Vixxo Maintenance Price Increase—The Update


Roughly two years ago, National Coalition Board members and officers held a maintenance contract meeting with SEI wherein Joe DePinto decided to put the planned maintenance fee increase on hold mainly because franchisees were not receiving good service from FM Facility Maintenance, which is now Vixxo. At the time, SEI agreed to work with Vixxo to resolve our issues and come back to the National Coalition before any maintenance price increase would be put into affect. I wrote an Avanti article about that meeting in the January/February 2015 issue, and I highlighted the maintenance issues SEI and Vixxo said they would address before a price increase would be implemented. Now I will update you on what has changed.

While it is certainly true that SEI did not impose the maintenance price increase on existing franchisees back then—for which we are thankful—we soon realized that all new franchisees and anyone who renewed their lease or renewed their agreement were subject to the increased prices. So it turns out, SEI did successfully place a maintenance price increase on many franchisees.

The original intent was to hold the increase for all franchisees until the service issues were resolved. Joe DePinto had said if the service levels were not met, franchisees would not have to pay a service increase. Now, SEI has decided to increase the maintenance prices for the rest of us, as much as 32 percent in some areas. I want to revisit, point by point, some of the issues I addressed in my original article.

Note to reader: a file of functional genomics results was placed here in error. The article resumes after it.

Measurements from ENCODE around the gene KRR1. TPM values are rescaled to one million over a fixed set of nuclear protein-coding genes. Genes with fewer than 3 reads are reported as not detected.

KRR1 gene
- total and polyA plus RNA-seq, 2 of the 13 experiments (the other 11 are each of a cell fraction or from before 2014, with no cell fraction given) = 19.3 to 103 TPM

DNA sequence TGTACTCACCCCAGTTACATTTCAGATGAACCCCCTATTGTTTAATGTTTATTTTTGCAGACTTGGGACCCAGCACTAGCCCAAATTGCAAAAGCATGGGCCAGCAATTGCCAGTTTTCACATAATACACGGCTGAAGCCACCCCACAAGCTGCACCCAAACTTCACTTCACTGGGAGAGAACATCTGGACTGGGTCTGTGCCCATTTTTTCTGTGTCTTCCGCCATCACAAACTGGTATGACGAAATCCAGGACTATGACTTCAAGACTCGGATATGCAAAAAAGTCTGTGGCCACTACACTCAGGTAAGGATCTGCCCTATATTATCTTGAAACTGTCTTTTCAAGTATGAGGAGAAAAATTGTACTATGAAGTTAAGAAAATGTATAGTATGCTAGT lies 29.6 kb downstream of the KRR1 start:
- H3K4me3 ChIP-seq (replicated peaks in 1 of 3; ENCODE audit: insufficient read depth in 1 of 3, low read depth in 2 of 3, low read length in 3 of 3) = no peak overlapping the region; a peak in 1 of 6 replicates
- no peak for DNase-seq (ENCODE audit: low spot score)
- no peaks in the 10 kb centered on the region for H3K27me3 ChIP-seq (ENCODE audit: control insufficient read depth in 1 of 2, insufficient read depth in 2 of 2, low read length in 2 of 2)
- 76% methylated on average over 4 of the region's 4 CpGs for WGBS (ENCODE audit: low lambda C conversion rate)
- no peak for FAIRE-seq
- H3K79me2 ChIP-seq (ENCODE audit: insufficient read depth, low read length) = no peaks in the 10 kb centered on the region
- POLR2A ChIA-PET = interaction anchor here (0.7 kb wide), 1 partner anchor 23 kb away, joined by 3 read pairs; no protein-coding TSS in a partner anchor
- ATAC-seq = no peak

1. Out of Code BIBs. Franchisees claim that in 95 percent of cases out of code BIBs do not cause a machine malfunction, and franchisees should not be charged the additional $100 fee. SEI agreed to remove it from the contract, but we haven’t seen confirmation that they did. We don’t know if any franchisees are still being charged the additional fee for out of code BIB products, but SEI hasn’t formally told us that it was done.
  2. Duct Cleaning. A review of the preventive maintenance scheduled by FM shows semi-annual cleaning of return and discharge HVAC for grills is an SEI expense. In many stores we don’t know when the last duct cleaning was performed. It could be decades. Joe DePinto agreed that the service should be part of the regular preventative maintenance program, and to date it is not.
  3. Signed Work Tickets. Franchisees requested signed work tickets be left in stores at the time of service, or be emailed to the franchisee’s personal account while the contractor is still in the store. As of today, maintenance contractors still don’t have the handheld devices to print the work tickets or the ability to email the invoices to the franchisee’s personal email as we requested. We also want to be able to review charges on the Vixxo 24/7 website. This change for paperless work tickets has still not happened. I still have contractors who don’t email invoices. They have a blank tablet and ask for our signature. We don’t know what we are signing.